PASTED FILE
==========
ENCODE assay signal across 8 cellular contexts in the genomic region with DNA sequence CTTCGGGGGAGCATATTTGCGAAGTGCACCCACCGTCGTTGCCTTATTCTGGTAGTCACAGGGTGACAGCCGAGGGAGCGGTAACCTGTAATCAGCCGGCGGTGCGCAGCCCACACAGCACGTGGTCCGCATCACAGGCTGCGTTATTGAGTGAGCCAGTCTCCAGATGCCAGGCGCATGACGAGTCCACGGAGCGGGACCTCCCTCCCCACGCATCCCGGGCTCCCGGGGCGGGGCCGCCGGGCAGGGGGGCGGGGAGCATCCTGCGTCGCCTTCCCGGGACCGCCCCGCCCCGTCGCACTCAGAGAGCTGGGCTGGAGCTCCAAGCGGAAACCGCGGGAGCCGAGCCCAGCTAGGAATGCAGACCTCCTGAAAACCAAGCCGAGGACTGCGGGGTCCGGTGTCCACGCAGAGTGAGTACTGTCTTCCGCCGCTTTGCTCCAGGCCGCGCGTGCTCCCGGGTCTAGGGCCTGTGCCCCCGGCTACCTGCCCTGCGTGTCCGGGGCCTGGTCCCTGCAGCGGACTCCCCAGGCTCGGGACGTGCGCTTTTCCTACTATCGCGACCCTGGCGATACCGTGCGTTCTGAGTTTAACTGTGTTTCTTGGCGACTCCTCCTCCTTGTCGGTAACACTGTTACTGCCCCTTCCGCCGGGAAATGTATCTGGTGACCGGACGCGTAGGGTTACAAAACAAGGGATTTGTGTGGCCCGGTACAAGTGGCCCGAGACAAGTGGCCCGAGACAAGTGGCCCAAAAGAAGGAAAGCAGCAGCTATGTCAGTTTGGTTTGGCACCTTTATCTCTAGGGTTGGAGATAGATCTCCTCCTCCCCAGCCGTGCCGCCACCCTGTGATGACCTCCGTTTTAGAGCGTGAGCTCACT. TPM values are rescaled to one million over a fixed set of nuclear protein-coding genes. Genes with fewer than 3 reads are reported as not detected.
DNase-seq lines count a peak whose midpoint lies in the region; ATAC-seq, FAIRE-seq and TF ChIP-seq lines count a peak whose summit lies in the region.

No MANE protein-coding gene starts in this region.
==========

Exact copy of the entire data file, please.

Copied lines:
ENCODE assay signal across 8 cellular contexts in the genomic region with DNA sequence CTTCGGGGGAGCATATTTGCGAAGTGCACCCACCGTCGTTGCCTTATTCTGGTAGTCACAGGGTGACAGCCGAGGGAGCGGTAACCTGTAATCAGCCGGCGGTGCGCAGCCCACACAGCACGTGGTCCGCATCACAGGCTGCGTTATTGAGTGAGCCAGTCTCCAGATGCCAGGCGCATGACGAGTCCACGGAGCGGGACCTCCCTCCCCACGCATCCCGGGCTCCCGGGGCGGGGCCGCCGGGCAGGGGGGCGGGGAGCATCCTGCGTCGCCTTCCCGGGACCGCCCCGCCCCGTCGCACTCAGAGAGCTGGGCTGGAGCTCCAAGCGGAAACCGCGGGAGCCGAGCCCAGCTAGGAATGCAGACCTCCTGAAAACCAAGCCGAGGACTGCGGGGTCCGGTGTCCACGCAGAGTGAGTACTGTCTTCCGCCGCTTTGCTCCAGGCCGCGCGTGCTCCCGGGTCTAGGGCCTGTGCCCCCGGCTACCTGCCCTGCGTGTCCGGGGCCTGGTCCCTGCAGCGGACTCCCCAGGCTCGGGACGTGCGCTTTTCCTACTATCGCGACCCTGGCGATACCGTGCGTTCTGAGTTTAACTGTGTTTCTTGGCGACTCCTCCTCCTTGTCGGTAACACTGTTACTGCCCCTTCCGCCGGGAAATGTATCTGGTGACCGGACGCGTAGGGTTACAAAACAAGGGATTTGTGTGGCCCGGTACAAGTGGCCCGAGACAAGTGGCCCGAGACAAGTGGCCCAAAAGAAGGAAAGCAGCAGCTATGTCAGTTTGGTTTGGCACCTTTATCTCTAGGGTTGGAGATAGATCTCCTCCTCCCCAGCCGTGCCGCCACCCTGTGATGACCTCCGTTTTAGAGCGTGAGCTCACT. TPM values are rescaled to one million over a fixed set of nuclear protein-coding genes. Genes with fewer than 3 reads are reported as not detected.
DNase-seq lines count a peak whose midpoint lies in the region; ATAC-seq, FAIRE-seq and TF ChIP-seq lines count a peak whose summit lies in the region.

No MANE protein-coding gene starts in this region.